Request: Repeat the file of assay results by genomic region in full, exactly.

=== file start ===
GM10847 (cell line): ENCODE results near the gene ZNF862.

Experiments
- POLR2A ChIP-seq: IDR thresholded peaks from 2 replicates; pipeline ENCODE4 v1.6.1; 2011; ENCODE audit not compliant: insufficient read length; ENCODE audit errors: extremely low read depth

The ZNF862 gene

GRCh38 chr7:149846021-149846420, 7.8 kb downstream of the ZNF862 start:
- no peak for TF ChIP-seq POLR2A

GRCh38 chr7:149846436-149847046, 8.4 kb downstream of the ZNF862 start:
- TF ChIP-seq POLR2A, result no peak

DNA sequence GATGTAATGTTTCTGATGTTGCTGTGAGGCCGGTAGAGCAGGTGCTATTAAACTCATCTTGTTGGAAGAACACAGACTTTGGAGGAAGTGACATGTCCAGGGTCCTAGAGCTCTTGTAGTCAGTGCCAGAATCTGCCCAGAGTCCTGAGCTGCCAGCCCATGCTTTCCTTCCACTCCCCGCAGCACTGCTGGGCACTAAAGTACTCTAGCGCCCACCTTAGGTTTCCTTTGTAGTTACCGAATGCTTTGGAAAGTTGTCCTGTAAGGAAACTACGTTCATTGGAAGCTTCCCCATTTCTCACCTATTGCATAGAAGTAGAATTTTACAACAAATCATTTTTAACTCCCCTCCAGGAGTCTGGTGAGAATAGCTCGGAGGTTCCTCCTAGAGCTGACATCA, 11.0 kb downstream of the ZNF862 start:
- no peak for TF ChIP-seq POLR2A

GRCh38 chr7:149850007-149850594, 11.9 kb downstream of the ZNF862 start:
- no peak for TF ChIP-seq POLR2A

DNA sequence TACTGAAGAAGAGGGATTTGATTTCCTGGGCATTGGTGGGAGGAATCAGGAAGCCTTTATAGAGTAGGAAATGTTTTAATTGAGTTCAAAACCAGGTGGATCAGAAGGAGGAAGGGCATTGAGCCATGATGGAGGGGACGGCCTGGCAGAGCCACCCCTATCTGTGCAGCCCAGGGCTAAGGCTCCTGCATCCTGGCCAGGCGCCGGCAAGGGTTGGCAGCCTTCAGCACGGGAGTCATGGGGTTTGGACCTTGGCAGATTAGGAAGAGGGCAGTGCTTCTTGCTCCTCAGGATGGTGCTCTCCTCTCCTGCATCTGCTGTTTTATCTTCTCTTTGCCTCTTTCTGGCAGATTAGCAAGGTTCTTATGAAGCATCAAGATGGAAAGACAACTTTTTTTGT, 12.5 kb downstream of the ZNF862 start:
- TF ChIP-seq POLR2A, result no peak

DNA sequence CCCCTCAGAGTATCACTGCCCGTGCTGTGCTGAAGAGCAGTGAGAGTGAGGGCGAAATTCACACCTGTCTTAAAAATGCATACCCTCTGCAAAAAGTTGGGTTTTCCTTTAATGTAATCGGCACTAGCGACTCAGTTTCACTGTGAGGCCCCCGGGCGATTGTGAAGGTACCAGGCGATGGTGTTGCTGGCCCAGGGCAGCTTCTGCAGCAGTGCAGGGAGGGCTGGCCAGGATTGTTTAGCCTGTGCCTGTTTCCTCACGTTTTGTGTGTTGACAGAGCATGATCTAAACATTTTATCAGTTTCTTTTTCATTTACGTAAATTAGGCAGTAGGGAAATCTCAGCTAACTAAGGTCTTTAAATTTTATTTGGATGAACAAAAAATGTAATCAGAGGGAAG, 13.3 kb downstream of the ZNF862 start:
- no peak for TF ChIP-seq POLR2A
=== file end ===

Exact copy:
GM10847 (cell line): ENCODE results near the gene ZNF862.

Experiments
- POLR2A ChIP-seq: IDR thresholded peaks from 2 replicates; pipeline ENCODE4 v1.6.1; 2011; ENCODE audit not compliant: insufficient read length; ENCODE audit errors: extremely low read depth

The ZNF862 gene

GRCh38 chr7:149846021-149846420, 7.8 kb downstream of the ZNF862 start:
- no peak for TF ChIP-seq POLR2A

GRCh38 chr7:149846436-149847046, 8.4 kb downstream of the ZNF862 start:
- TF ChIP-seq POLR2A, result no peak

DNA sequence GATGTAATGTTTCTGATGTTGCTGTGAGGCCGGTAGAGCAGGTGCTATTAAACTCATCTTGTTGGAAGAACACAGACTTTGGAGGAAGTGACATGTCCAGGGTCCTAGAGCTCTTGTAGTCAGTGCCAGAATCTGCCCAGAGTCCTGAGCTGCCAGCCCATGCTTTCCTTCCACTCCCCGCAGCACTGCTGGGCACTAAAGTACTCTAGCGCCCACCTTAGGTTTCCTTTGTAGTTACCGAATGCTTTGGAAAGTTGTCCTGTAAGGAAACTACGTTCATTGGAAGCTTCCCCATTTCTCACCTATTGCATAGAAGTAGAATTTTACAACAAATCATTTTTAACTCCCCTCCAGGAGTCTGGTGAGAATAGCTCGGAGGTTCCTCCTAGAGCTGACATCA, 11.0 kb downstream of the ZNF862 start:
- no peak for TF ChIP-seq POLR2A

GRCh38 chr7:149850007-149850594, 11.9 kb downstream of the ZNF862 start:
- no peak for TF ChIP-seq POLR2A

DNA sequence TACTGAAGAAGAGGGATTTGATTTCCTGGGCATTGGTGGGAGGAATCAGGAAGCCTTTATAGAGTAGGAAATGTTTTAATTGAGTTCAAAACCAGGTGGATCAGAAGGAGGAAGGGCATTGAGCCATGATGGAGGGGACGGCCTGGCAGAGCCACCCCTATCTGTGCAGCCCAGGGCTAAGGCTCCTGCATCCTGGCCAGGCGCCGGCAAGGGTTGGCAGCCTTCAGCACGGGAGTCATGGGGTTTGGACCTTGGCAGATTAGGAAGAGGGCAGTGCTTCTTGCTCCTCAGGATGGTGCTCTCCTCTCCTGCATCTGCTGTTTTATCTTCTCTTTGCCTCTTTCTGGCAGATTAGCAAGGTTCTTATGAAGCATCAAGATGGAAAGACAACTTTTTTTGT, 12.5 kb downstream of the ZNF862 start:
- TF ChIP-seq POLR2A, result no peak

DNA sequence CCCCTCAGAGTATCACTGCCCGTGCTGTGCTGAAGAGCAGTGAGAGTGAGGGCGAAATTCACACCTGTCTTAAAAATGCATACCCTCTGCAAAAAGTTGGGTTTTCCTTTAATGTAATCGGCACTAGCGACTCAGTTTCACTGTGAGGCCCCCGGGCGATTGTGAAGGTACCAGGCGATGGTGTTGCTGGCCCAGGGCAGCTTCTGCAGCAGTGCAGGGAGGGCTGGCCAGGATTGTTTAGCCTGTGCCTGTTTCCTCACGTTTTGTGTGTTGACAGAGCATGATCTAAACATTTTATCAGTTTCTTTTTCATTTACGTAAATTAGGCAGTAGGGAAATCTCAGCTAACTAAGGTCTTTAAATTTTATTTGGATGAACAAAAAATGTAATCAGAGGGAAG, 13.3 kb downstream of the ZNF862 start:
- no peak for TF ChIP-seq POLR2A